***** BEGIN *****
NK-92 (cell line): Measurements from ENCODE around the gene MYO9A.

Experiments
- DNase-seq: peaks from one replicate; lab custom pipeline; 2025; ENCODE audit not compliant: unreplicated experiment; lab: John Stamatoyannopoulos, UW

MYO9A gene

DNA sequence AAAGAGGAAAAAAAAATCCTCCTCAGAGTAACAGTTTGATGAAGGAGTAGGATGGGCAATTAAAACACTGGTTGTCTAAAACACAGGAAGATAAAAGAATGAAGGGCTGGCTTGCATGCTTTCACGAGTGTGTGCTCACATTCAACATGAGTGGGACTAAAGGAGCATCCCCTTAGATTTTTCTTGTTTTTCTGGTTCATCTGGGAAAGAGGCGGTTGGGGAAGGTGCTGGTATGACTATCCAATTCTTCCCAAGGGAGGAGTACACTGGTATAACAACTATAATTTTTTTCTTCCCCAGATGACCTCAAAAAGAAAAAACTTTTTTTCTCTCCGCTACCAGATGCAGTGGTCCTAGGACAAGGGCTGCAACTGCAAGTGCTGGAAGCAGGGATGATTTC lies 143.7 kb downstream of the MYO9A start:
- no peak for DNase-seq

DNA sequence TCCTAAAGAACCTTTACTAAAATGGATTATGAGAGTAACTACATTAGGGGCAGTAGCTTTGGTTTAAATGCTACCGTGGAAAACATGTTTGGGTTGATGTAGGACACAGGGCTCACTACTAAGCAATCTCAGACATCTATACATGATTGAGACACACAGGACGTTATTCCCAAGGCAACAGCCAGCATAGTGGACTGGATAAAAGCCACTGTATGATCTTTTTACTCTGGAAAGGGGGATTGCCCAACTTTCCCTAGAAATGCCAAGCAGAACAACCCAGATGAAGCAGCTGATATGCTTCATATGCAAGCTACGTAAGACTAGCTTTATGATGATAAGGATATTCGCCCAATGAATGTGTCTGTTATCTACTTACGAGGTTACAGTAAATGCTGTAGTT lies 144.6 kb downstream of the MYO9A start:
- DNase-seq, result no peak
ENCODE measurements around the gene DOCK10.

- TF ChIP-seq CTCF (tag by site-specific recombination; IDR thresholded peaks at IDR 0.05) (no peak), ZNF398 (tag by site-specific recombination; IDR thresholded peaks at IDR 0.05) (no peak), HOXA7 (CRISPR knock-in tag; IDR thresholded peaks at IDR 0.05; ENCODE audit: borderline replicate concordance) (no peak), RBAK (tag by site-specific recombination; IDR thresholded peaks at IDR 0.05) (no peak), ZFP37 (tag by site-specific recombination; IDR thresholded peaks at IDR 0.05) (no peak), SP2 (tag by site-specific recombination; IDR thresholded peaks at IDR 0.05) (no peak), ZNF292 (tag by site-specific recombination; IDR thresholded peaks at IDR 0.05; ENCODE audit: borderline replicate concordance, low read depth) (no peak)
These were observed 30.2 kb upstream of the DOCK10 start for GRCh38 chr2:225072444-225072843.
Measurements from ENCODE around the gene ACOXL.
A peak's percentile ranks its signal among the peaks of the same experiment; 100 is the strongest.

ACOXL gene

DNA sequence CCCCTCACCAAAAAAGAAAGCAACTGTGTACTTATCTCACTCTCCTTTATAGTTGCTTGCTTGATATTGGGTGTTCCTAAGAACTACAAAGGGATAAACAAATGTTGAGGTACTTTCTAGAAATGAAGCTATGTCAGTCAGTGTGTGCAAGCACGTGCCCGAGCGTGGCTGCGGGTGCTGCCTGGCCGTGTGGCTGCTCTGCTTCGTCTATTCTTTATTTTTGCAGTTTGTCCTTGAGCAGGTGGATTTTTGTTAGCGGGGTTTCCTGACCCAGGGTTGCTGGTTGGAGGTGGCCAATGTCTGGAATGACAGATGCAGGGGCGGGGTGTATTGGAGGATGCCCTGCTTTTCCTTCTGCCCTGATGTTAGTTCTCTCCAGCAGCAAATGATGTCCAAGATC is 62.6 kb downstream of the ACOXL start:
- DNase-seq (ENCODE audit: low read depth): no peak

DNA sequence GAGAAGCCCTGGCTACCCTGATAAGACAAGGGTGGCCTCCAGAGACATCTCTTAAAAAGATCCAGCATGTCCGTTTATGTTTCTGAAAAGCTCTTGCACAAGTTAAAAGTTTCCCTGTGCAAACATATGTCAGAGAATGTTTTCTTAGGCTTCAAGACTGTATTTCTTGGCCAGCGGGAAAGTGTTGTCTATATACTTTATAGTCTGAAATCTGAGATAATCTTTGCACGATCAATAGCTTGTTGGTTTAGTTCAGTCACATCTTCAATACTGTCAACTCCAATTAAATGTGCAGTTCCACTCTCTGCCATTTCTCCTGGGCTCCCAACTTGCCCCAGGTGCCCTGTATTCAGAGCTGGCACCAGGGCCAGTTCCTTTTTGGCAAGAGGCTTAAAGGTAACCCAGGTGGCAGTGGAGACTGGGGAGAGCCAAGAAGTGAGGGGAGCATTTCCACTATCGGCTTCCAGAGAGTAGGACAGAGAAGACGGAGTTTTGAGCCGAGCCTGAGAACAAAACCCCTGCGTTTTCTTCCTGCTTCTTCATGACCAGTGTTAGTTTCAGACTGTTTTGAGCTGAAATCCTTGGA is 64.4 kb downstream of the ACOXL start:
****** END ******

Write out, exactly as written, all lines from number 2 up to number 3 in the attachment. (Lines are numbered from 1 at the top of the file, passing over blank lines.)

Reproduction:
Experiments
- DNase-seq: peaks from one replicate; lab custom pipeline; 2025; ENCODE audit not compliant: unreplicated experiment; lab: John Stamatoyannopoulos, UW